Starting with the fan favourites, The Day of the Doctor is “about learning how to be a grown-up”, with the mid-life crisis Eleventh Doctor hiding from his past, and the Tenth Doctor defined by it, until Clara helps them both to see that the only way to truly move on is to make amends.  In Mummy on the Orient Express, they examine how the Doctor’s moment of vulnerability on the beach is earned through his reaction to every death. In Face the Raven, Robert points out that Clara has spent all her time learning how to be the Doctor, only to forget that she can’t regenerate to cheat death, perhaps giving the coherence of her character arc more credit than many would. The other, meanwhile, writes a moving eulogy to his “favourite companion,” pointing out that the Doctor himself was the impossible one, so perhaps Clara wanted to be like him to escape the tragedies in her life. Other Twelfth Doctor classics such as Last Christmas, Oxygen and Extremis are loved for pretty much the same reasons as the ones I would write.

Turning to the stories that I believe, based on DWM polls, are less fondly remembered, we start with The Doctor, The Widow and The Wardrobe, where both reviewers admired the whimsy of the Eleventh Doctor and the portrayal of the nature of Madge’s grief. Kill the Moon, meanwhile, is mercilessly lambasted for its crimes against science before the moral philosophy even starts – admittedly it is an episode of two halves. Both reviewers, unsurprisingly, link it explicitly to the abortion debate. Robert agrees that men should not absent themselves from the debate, like the Doctor did, but was angry that we were all presented with a consequence-free “right answer” at the end. Graeme just loves that the fact Kill the Moon makes people feel uncomfortable!

Turning to Sleep No More, the authors suggest that though it advertises found footage as its innovation, it then betrays the concept by putting the cameras in the dust so they are nobody’s viewpoint. Furthermore, the spacious sets take away the claustrophobia that the format needs, and then fills them with uniquely unscary monsters: the Sandmen. Eaters of Light, they concur, is boring and/or inert; nothing more than the epilogue to an unshown battle. 

Moving onto the Chibnall era, Arachnids in the UK was an unlikely favourite for the authors: Graeme loves the title, finds the spiders scary – both sentiments I can’t share – and loves the character moments. Robert passionately defends Robertson’s mercy killing. The Tsuranga Conundrum was a showcase for the Chibnall era’s procedural style for Graeme but Robert found it contrived, and laughed at sibling rivalry between middle-aged people. He did, however, point out to me that the early death of Astos, and pregnancy of Yoss, is an interesting inversion of gender.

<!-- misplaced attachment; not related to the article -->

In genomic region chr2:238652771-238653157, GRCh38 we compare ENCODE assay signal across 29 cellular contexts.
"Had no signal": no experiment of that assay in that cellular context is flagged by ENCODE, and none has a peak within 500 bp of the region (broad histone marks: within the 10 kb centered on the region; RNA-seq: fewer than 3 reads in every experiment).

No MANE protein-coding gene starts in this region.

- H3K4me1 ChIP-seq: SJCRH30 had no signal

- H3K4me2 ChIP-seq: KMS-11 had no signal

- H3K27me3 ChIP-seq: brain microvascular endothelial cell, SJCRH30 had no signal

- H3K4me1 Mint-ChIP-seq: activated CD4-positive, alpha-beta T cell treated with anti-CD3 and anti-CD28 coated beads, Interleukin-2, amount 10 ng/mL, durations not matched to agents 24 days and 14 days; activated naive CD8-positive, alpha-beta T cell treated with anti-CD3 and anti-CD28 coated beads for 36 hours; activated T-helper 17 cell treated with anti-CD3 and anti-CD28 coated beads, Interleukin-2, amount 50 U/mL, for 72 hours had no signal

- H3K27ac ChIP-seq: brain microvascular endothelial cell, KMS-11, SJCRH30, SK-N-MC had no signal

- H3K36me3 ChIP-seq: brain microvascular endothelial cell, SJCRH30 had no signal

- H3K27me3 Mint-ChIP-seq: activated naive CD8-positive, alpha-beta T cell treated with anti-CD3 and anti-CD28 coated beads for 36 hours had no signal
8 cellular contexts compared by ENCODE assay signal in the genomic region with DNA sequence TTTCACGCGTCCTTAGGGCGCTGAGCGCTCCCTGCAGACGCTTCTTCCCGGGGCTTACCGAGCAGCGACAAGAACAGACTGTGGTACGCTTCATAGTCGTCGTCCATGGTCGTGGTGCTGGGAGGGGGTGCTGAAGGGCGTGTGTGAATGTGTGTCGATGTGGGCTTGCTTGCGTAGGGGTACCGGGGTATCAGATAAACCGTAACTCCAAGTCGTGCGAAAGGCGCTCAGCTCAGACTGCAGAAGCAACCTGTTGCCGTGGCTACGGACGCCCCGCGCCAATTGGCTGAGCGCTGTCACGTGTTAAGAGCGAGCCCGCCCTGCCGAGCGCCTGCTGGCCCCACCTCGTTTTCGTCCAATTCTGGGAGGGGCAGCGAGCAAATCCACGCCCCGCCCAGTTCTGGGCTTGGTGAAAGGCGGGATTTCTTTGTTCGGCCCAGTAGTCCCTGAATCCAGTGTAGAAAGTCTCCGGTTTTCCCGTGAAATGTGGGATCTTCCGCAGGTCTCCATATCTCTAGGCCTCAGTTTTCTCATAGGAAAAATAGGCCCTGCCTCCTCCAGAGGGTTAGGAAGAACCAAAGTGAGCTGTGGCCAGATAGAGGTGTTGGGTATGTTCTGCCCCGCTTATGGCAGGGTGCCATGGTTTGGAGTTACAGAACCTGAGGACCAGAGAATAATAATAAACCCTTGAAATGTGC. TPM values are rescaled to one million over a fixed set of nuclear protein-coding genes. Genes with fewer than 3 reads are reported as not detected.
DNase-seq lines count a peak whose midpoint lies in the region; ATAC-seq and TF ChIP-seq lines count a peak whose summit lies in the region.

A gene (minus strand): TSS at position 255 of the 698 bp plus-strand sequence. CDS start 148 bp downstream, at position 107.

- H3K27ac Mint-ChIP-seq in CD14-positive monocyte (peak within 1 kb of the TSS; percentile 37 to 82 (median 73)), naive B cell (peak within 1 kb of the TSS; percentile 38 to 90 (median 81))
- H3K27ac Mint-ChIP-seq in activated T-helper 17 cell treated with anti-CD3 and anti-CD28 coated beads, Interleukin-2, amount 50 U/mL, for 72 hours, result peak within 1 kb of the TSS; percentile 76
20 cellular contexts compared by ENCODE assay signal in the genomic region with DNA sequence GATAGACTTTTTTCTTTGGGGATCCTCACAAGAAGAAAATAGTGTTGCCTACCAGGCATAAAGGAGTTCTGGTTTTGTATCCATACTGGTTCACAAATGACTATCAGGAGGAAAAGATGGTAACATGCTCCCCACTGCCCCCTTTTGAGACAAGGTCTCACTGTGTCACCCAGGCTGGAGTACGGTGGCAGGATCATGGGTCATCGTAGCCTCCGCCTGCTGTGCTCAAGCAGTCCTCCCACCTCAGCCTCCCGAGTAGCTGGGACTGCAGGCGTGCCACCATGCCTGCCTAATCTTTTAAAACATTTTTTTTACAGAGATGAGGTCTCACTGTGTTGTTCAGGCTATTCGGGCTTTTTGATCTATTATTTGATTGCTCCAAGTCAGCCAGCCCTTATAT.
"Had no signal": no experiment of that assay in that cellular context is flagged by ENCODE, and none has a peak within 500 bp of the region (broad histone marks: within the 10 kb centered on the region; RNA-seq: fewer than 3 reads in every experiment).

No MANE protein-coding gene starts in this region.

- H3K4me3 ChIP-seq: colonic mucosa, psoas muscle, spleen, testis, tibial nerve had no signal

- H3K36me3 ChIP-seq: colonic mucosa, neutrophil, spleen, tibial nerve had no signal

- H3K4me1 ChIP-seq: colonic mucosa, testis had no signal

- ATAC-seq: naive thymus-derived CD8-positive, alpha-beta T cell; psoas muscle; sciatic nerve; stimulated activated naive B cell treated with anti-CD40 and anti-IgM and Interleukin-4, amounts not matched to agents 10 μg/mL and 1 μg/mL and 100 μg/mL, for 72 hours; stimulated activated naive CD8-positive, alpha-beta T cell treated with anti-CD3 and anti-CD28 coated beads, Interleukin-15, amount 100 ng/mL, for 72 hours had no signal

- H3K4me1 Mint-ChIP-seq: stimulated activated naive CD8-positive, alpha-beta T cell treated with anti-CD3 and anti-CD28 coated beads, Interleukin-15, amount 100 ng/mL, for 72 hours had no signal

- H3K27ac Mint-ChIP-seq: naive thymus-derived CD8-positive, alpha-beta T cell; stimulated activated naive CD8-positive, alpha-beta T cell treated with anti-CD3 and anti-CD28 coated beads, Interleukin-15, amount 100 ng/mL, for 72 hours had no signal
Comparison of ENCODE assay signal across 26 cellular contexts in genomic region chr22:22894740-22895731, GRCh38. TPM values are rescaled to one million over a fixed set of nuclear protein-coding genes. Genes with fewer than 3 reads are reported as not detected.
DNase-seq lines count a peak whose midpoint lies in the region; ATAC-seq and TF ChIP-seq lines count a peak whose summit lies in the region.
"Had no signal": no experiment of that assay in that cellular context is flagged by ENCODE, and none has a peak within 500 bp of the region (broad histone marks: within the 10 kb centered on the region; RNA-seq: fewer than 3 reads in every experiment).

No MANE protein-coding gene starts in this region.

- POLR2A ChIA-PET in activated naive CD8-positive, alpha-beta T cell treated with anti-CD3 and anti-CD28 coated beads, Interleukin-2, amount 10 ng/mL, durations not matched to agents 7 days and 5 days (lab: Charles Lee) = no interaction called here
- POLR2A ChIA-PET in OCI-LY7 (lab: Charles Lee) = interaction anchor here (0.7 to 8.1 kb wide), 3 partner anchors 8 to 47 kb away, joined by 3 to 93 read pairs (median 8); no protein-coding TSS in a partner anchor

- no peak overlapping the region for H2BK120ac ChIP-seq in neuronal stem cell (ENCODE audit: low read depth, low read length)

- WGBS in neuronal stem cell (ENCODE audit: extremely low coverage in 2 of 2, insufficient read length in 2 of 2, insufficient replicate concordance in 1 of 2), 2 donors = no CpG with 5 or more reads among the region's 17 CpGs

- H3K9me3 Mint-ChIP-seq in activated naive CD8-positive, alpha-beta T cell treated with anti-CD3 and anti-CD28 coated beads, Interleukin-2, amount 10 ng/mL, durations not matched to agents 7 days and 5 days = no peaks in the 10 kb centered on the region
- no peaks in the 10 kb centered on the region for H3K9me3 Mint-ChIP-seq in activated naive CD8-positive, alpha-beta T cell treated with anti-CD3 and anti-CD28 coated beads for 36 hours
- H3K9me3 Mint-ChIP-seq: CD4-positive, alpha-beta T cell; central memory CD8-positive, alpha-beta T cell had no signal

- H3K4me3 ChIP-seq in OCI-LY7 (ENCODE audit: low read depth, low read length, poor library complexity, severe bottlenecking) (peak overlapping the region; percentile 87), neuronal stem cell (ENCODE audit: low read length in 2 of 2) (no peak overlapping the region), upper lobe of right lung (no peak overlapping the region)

There are, however, stories that are neither universally loved, nor universally hated, but which are much discussed in An Unearthly Chat. There are many I thought of covering here, but I will stick to the highlights of Series Seven. Fans of The Rings of Akenaten would be very pleased to read their reviews of the story, with high praise for its depiction of a genuinely alien society and the imagery of using untapped potential to defeat Grandfather. They also celebrate the fact that Clara herself rejects the ‘Impossible Girl’ label that the Doctor assigns to her. I received a huge shock, however, when reading their reviews of A Town Called Mercy. One of them is outraged that the Doctor uses a gun to force Jex to stay out of the town, insisting that Jex could easily have been rescued with the TARDIS, while claiming that the Doctor doesn’t care about Isaac’s death. Another says that the only joke in the episode is the horse being called Susan and describes the scene that leads to Jex’s expulsion as “100% pure bullshit.” 

There is one major fault with this book, however, and it’s one that I had to struggle not to begin this review with, as it was my very first thought on receiving the review copy. The problem is, it stops at Resolution and the end of Series Eleven. It is already out of date at a time (April 2020) when we know there will only be one new story in the next eighteen months. It looks ahead at how Jodie Whittaker’s Doctor could evolve, pointing out in particular that the Doctor is wrong a lot in the middle episodes of Series Eleven, and bemoans the fact that Yaz was underutilised, as we all did at the time. Every observation of the Chibnall era so far fills me with the urge to exclaim “so what happened then?!”. I strongly urge the writers to finish the job and release a second edition for Series Twelve as soon as they can, as only the more disenchanted fans would welcome the omission of nearly half the Thirteenth Doctor’s episodes. 

The book in its current form will be valued most by people who enjoy and would like a full account of the Capaldi era; I am one of those people.

The double issue of Tides 45/46 is, at time of publication, available to buy through this link